• Once again, no. Of coarse not all people are the same and some are, but for the majority, this is a false. Like stated above, to even have nice dreads they MUST be kept clean. And I take a lovely daily shower thank you very much. Leg shaving – optional.
  • Ignoring your personal hygiene is the only way to get dreads
    • Faaaalse. Although the neglect method is one way to get dreads, it’s not the most used nor most trusted since they can come out not how you want them what so ever later on. Plus it takes forever to get results this way, and many people I know just don’t have this kind of patience.
  • All people who have dreads are pot heads
    • With the exception of many college kids going through their ‘Marley Phase’ , not every dread head is a pot head. Many do it for religious reasons, personal reasons, style, and many more I’m coming to find as my research continues with my fellow Pineapples.
  • Only black people can have dreads
    • Now to hit a somewhat sensitive topic to some (get over it already and be human lol); Dreads are not the black communities hairstyle. Although it’s highly used among them, dreads have been used among the Romans and even Egyptian royalty. They’ve been around for thousands of years and they are a human style. Case closed.
  • Dreads require much maintenance
    • So this one is kind of running against some peoples opinions that since they are dirty the person does not touch their hair. Although there is maintenance needed to get decent dreads, there’s a lot less work than having flowing straight hair of the ‘basic girl’.  And the older they get, the less you have to touch them.
  • You have to shave your head when you’re done with your dreads
    • Falsity. False, false. You can of coarse do this way, but it’s not the only way. You can cut them shorter to about 3– 4 inches and soak them in conditioner and then brush them out leaving 4 – 5 inches of hair. Or you can take 5 hours of brushing them out after soaking in your chosen conditioner if you really love your length.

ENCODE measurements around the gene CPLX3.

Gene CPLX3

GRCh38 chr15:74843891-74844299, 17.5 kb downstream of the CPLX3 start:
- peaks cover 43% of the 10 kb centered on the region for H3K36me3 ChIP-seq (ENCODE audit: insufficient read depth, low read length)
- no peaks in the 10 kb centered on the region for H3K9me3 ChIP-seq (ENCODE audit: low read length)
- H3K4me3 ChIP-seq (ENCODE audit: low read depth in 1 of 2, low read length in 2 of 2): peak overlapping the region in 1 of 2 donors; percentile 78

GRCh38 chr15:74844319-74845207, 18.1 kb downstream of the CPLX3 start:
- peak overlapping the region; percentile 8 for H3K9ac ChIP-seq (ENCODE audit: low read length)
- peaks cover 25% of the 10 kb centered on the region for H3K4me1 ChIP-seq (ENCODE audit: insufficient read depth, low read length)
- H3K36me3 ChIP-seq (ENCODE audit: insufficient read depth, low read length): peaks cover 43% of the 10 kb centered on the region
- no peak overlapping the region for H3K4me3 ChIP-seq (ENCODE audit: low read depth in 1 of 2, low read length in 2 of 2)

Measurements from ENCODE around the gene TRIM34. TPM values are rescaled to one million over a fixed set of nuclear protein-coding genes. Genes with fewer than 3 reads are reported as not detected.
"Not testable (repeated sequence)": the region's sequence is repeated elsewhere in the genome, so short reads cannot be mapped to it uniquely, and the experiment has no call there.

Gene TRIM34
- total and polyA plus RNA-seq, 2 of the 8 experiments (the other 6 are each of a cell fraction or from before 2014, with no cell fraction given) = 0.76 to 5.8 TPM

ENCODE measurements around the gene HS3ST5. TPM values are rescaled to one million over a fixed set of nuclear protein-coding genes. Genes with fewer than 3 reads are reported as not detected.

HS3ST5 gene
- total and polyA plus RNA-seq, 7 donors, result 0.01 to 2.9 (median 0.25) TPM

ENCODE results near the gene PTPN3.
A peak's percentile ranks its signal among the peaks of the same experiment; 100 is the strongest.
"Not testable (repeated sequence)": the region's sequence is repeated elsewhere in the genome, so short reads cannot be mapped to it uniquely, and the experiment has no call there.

• Using any sort of sticky product to get your dreads started is the way to go
    • No, no, no, no and noooo. Stay away from bee’s wax, peanut butter, Shea butter, candle wax, hair gel, honey, toothpaste, and mayo. I really don’t know what went through these people’s minds when they decided to try half of these items in the process. But although they work for the first day – the next few days and weeks are hell until you realize you have to wash that mold and bugs out while using food products. Everything else like waxes and toothpaste make the dreading process come to a halt. The hair won’t lock and you’ll just end up with nasty build up. Using the neglect, backcomb, crochet, and twist and rip with out the use of most products is the way to go. Using sea salt spray is one of the few things if anything else that you should use for the locking process.